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In this article, the author argues that the recent allegations against Iran have been largely shaped by America’s perceptions of, and prejudices against Iran which were shaped by the changes in their relations post-1979.
By Aryaman Bhatnagar, 19 Oct, 2011
The most recent American allegations against Iran accusing it of plotting the assassination of the Saudi Ambassador in Washington and the Iranian dismissal of such allegations as being baseless have once again revealed the endless cycle of blame that characterises Iranian-American relations. This latest round of allegations and subsequent denials originates from the perception that America has of Iran.
The Quds Force (QF), a special branch of Iran’s Revolutionary Guards Corps has been accused by the United States of America and Saudi Arabia to have been part of the plot to assassinate the Saudi Ambassador to Washington. However, Iran’s alleged complicity in this plot has met with strong scepticism within the diplomatic community and from foreign analysts specialising in Iran. Moreover, the lack of evidence to indict the Supreme Leader, Ayatollah Khameini or the Revolutionary Corps in this plot does not help America’s claims. Despite this, the Americans are adamant that the plot had been sanctioned by the QF or directly by Khameini himself. The Americans are calling upon the international community to strengthen sanctions against Iran and have not completely ruled out the military option as retaliation for Iran’s “flagrant violation of international law”.
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By Aryaman Bhatnagar, 10 Oct, 2011
The attempts to establish a strong symbiotic relationship between Liberalism and peace can be traced back to the times of writers like Kant, Montesquieu and Rousseau. They proposed that liberal domestic constitutional and institutional mechanisms would make liberal states inherently more peaceful. It is the legacy of such works that has continued down till this day to influence a number of theorists, many of whom perceive liberalism to be a force for absolute pacifism. It has, in fact, provided the basis for the “Democratic Peace Thesis”, which argues that liberal democratic states never wage war against each other.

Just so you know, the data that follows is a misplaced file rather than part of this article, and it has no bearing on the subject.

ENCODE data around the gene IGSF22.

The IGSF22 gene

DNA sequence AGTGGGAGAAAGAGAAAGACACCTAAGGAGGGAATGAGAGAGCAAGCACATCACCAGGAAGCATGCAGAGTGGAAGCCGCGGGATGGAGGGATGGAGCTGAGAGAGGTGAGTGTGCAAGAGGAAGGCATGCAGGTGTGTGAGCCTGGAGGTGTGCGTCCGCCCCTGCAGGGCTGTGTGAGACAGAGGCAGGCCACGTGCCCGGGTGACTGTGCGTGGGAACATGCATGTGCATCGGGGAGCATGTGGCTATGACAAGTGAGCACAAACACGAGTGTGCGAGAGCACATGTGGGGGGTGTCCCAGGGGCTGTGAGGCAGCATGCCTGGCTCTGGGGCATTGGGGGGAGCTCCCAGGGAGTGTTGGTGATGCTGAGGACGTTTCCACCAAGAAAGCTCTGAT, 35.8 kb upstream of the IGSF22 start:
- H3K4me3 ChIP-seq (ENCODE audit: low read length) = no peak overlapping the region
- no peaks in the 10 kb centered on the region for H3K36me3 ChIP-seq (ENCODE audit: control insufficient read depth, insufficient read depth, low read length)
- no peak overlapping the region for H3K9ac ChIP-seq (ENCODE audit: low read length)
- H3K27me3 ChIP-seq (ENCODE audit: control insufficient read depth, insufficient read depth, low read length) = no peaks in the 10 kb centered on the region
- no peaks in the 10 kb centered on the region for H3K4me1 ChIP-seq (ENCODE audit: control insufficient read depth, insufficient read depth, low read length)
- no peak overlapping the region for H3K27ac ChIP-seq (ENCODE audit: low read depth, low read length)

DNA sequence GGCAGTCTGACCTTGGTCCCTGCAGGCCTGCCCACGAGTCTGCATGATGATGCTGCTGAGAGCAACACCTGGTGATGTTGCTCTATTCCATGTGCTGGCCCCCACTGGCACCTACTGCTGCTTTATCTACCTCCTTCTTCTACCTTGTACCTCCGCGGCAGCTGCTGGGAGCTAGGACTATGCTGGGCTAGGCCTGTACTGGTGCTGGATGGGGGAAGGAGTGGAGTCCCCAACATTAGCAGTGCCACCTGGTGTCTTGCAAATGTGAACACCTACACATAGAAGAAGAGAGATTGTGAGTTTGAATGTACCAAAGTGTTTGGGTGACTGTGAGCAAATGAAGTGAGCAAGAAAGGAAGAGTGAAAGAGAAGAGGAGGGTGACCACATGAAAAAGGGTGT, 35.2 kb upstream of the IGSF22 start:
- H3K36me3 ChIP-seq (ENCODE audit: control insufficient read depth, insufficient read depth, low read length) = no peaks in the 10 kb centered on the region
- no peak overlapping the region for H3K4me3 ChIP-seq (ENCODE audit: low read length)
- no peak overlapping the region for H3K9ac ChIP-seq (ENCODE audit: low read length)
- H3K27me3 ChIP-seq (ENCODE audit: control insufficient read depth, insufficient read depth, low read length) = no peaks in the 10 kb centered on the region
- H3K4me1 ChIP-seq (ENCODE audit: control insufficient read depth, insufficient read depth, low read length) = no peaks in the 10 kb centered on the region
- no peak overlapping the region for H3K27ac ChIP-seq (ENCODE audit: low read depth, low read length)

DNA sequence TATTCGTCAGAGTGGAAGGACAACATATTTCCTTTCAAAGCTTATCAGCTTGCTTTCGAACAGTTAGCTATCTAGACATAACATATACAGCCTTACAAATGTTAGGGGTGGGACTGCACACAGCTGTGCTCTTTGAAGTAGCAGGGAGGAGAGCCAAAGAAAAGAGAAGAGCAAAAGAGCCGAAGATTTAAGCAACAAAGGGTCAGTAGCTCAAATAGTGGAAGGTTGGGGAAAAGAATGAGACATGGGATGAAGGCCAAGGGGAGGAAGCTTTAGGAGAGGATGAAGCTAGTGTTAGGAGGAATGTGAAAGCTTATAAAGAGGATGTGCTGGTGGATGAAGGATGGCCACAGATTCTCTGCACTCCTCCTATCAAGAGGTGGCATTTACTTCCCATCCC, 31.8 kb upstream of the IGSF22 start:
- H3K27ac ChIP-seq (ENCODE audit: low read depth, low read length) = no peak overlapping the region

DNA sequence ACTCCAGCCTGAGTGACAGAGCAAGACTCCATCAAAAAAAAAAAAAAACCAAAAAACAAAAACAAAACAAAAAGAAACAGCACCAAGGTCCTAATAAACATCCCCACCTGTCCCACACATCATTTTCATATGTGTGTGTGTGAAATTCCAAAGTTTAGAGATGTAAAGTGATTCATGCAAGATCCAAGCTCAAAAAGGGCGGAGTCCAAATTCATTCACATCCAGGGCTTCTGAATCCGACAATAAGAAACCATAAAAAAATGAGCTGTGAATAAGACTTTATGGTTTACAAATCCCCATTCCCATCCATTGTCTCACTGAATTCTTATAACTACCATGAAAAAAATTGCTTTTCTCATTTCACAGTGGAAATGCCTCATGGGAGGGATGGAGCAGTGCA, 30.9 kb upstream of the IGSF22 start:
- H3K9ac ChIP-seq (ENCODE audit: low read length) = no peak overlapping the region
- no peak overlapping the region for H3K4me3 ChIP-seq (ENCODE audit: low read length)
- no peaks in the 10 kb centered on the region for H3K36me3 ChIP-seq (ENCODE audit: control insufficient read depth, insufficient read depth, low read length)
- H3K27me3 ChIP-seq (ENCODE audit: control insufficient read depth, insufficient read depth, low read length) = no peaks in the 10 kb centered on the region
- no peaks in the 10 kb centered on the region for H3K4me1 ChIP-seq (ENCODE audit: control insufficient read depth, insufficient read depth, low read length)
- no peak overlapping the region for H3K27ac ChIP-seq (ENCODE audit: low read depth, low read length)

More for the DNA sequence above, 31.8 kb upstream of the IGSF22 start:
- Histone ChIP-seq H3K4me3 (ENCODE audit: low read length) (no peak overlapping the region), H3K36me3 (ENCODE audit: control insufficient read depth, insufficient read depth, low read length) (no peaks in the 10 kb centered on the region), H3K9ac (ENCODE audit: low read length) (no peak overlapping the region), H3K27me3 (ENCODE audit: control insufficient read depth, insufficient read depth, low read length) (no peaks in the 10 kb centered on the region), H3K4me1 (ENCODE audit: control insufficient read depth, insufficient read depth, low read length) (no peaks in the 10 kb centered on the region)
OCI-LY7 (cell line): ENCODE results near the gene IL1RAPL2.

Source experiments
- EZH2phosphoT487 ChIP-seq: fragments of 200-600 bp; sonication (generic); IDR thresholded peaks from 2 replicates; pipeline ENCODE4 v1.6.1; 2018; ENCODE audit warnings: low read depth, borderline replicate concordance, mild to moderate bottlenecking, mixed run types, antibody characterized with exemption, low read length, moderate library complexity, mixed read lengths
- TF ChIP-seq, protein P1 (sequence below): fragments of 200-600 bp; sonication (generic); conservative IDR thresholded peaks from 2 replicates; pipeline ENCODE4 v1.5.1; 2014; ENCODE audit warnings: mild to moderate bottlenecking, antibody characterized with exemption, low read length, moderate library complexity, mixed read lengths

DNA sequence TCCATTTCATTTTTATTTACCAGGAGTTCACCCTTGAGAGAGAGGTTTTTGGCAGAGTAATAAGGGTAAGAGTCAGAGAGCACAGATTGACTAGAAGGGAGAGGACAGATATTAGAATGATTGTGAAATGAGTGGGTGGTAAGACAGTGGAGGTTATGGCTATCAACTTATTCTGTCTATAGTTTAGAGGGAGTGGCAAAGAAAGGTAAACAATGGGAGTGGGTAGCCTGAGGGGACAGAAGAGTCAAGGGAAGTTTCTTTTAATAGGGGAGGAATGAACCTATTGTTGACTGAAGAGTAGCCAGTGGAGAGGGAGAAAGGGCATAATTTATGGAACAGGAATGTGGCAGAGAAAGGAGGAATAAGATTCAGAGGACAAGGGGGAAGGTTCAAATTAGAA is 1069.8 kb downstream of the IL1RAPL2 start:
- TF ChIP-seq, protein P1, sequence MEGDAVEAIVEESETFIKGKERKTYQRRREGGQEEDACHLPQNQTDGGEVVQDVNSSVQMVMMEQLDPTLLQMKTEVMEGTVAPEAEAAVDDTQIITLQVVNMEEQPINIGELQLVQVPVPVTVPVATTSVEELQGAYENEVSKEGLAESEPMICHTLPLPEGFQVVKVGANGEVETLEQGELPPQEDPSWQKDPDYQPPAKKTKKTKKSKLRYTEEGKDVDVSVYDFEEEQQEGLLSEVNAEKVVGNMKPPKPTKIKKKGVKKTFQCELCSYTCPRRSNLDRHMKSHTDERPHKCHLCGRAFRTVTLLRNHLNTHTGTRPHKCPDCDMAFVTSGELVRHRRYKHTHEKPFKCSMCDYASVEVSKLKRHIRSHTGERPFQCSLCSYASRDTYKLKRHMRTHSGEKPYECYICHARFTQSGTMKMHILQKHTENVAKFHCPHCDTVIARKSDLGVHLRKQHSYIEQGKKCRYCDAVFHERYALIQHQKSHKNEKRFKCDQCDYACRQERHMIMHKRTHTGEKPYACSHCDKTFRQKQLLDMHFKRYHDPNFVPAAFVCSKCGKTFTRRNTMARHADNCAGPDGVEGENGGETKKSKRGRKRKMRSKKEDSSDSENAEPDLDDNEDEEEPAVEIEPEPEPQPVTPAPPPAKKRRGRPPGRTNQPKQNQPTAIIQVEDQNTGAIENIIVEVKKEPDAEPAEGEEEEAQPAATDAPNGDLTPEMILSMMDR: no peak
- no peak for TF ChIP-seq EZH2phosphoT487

This pacification of foreign relations among liberal states is said to be a direct product of their shared legitimate political orders based on democratic principles and institutions. The reciprocal recognition of these common principles leads liberal democracies to share a feeling of mutual trust and respect towards each other reducing the possibility of war. Moreover, democratic institutions such as public opinion, legislatures and the electoral process make leaders more accountable making the possibility of large-scale war nearly impossible. Finally, the commercial ties between the liberal states also foster a spirit of interdependence and cooperation, further, reinforcing the ‘zone of peace’ between them. It is these transnational ties, liberal institutions and ideas, which together can account for sustained peace among the liberal states. It is also argued that liberal states are as war-prone or as aggressive in their approach to non-liberal states like other states and that they wage wars only for liberal or humanitarian purposes.